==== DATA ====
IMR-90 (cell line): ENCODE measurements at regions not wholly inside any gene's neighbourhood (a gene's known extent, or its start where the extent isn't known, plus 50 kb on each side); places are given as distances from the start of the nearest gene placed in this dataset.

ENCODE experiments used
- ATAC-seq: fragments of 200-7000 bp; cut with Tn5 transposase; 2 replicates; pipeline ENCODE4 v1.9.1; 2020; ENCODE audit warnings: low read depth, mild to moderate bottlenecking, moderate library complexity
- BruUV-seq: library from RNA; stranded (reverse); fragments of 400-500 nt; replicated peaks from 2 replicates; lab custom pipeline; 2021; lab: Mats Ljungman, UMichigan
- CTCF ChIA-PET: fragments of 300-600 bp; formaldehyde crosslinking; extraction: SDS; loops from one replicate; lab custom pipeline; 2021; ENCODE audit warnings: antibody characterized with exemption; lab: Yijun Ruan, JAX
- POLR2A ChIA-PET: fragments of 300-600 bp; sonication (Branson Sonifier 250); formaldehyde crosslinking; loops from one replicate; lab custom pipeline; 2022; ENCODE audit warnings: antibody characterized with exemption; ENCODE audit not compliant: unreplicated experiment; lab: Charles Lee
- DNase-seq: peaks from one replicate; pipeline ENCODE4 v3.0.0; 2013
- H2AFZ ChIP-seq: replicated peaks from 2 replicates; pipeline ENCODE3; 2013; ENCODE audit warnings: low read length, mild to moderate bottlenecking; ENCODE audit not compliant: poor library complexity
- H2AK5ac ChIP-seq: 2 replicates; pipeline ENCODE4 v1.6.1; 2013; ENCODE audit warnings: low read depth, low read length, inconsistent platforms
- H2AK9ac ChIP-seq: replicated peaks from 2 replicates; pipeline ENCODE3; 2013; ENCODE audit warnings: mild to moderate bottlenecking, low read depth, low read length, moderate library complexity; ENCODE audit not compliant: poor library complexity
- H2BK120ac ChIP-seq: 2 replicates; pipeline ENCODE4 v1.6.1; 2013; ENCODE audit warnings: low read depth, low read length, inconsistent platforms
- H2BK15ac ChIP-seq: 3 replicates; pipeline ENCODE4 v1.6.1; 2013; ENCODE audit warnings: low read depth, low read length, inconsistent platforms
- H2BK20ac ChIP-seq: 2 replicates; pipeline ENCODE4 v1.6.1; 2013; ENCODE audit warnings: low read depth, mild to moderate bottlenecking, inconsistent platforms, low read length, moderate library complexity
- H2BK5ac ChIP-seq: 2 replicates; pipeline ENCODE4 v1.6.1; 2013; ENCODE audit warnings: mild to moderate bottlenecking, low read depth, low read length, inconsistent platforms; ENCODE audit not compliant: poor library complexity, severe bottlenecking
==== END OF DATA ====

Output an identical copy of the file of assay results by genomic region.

IMR-90 (cell line): ENCODE measurements at regions not wholly inside any gene's neighbourhood (a gene's known extent, or its start where the extent isn't known, plus 50 kb on each side); places are given as distances from the start of the nearest gene placed in this dataset.

ENCODE experiments used
- ATAC-seq: fragments of 200-7000 bp; cut with Tn5 transposase; 2 replicates; pipeline ENCODE4 v1.9.1; 2020; ENCODE audit warnings: low read depth, mild to moderate bottlenecking, moderate library complexity
- BruUV-seq: library from RNA; stranded (reverse); fragments of 400-500 nt; replicated peaks from 2 replicates; lab custom pipeline; 2021; lab: Mats Ljungman, UMichigan
- CTCF ChIA-PET: fragments of 300-600 bp; formaldehyde crosslinking; extraction: SDS; loops from one replicate; lab custom pipeline; 2021; ENCODE audit warnings: antibody characterized with exemption; lab: Yijun Ruan, JAX
- POLR2A ChIA-PET: fragments of 300-600 bp; sonication (Branson Sonifier 250); formaldehyde crosslinking; loops from one replicate; lab custom pipeline; 2022; ENCODE audit warnings: antibody characterized with exemption; ENCODE audit not compliant: unreplicated experiment; lab: Charles Lee
- DNase-seq: peaks from one replicate; pipeline ENCODE4 v3.0.0; 2013
- H2AFZ ChIP-seq: replicated peaks from 2 replicates; pipeline ENCODE3; 2013; ENCODE audit warnings: low read length, mild to moderate bottlenecking; ENCODE audit not compliant: poor library complexity
- H2AK5ac ChIP-seq: 2 replicates; pipeline ENCODE4 v1.6.1; 2013; ENCODE audit warnings: low read depth, low read length, inconsistent platforms
- H2AK9ac ChIP-seq: replicated peaks from 2 replicates; pipeline ENCODE3; 2013; ENCODE audit warnings: mild to moderate bottlenecking, low read depth, low read length, moderate library complexity; ENCODE audit not compliant: poor library complexity
- H2BK120ac ChIP-seq: 2 replicates; pipeline ENCODE4 v1.6.1; 2013; ENCODE audit warnings: low read depth, low read length, inconsistent platforms
- H2BK15ac ChIP-seq: 3 replicates; pipeline ENCODE4 v1.6.1; 2013; ENCODE audit warnings: low read depth, low read length, inconsistent platforms
- H2BK20ac ChIP-seq: 2 replicates; pipeline ENCODE4 v1.6.1; 2013; ENCODE audit warnings: low read depth, mild to moderate bottlenecking, inconsistent platforms, low read length, moderate library complexity
- H2BK5ac ChIP-seq: 2 replicates; pipeline ENCODE4 v1.6.1; 2013; ENCODE audit warnings: mild to moderate bottlenecking, low read depth, low read length, inconsistent platforms; ENCODE audit not compliant: poor library complexity, severe bottlenecking